Hiking in Hvar.

Hvar is a wonderful island but in this time of the year, most of the venues are closed. You can see everywhere people working at the pre-summer refurbishing of restaurants, bar, apartments and so on.
I’m not 100% sure about it but another negative consequence of coming here at the beginning of April is the lack of connection between the villages of the island. So, I wanted to go to Stari Grad but I realised that it would have been very complicate. Thanks to the suggestion of my host I then switched to another option, walking to Milna and Malo Grablje. Two villages are about two kilometres distant each other while Milna is about six kilometres far from Hvar. First kilometre, getting out of Hvar is on the main road but luckily at that point the two roads split: on the left the main road, on the right a nice trail with clear signs and marks. First part of the trail goes along some cultivated field, there is some small farm and some vineyard after it starts the best part submerged by pine trees. Eventually, among the tree, I started to see the white houses of Milna, but before reaching the village, the route goes through a little beach with small white stones. If in Hvar the season is open at least for some place, here is really business as usual. Maybe only a restaurant open but I wasn’t even sure that people eating were guests and not the owners in their lunch break. I walked along the entire corniche of Milna finding nothing remarkable. However I wasn’t too worried, I came here just on the way to Malo Grablje, the abandoned village or, in a way that sounds much more appealing: the Ghost Town.



Malo Grablje.

First information about village of Malo Grablje are dated back to 1539. It was abandoned roughly at the beginning of 20th Century leaving the architecture and the organisation of the streets and buildings exactly as it was originally. . When I start to go around there are also two other tourists but they leave me soon alone, with the silence and some dogs barking far away. Most of the houses and the church of St Theodor are still well preserved. Likely, since this place is considered a National good, they regularly maintain the most significant buildings. There is also a Oil Mill. What is interesting in this building is that it had the mill in the basement, the school at the first floor and the house of the teacher on the second floor. I keep going up and down the small streets of this village laying on a hill in order to find a way to catch the essence of it in one picture. A little map of the village is in the picture. Green is the location of the church, sepia the mill/school, red the local co-operative.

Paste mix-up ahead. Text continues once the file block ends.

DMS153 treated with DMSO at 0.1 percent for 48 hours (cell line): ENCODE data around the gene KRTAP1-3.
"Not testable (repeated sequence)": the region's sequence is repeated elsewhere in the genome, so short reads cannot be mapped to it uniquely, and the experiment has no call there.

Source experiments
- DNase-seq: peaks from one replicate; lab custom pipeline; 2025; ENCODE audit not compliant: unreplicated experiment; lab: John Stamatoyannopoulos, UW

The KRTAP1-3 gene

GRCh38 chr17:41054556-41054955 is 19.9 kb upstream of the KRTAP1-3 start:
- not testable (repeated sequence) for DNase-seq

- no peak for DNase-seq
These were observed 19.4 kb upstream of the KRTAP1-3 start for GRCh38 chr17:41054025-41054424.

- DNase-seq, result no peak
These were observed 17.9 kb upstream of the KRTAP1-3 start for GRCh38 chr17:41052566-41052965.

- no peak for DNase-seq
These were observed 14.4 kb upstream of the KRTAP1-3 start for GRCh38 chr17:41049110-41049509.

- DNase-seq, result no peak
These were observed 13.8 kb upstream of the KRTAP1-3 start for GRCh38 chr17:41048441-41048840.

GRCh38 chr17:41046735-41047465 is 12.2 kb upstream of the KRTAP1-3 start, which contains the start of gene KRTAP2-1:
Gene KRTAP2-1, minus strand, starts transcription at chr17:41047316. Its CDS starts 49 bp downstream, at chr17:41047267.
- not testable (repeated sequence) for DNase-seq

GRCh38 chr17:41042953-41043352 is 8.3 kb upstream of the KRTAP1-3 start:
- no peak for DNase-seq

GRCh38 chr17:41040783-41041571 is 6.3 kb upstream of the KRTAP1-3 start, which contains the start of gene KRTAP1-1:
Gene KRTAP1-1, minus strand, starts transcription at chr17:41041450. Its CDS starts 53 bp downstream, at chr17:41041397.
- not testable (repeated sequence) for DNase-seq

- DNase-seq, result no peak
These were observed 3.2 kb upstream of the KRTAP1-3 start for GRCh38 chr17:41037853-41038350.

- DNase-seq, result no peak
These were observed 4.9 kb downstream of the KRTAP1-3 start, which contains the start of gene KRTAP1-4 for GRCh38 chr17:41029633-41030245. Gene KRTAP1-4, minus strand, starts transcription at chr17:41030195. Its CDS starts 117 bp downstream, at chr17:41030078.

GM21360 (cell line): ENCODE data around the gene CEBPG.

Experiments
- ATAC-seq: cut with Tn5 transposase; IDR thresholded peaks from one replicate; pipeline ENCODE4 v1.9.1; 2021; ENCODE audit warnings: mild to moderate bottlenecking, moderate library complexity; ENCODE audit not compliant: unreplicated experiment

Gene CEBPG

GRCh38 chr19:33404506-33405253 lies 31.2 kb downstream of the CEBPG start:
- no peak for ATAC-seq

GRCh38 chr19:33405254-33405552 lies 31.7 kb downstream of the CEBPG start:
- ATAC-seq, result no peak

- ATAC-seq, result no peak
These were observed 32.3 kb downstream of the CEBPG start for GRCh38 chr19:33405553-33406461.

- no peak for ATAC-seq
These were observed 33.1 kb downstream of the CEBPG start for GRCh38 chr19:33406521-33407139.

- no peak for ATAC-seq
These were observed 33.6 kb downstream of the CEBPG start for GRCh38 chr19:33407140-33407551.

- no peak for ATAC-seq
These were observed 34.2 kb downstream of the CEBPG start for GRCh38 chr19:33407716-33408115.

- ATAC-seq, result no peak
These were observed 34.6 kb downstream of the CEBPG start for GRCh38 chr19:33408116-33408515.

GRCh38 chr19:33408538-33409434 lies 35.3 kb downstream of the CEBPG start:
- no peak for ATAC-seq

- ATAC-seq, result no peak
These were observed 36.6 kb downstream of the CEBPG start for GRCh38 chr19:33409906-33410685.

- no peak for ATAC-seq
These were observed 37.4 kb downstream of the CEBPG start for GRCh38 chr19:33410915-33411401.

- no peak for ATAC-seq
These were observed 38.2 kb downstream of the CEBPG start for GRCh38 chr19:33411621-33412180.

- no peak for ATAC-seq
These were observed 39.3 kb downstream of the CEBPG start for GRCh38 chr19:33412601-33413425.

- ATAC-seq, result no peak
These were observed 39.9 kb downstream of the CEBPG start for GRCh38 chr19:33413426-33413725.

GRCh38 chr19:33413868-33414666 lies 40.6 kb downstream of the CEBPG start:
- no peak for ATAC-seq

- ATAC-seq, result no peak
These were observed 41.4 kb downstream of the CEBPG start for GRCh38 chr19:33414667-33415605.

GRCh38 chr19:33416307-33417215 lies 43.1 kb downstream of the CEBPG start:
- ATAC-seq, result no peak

The sun is beating down, up here, so I decide to move and get back to Hvar.

The coastal path.

To reach Hvar, I decide not to take same route I did in order to come here but, once reached and passed Milna, I basically keep going along the coast.
The little map shows the entire itinerary I did during the day. It should be about 16 kilometres. This trail is much nicer that the upper one, it is constantly in pinewood except for the little beaches that sometimes appear on left side. At a certain moment, there is also a little island with a perfect circle shape with a lighthouse on it. Name of it is Pokonji Dol and you can see it in the Gallery.

This coastal path has as only drawback that is a bit longer than the other one and I start to become a bit tired. A burek and a beer are the right reward for me when I finally reach the town.
Don’t miss the gallery with picture taken during my entire stay in Hvar.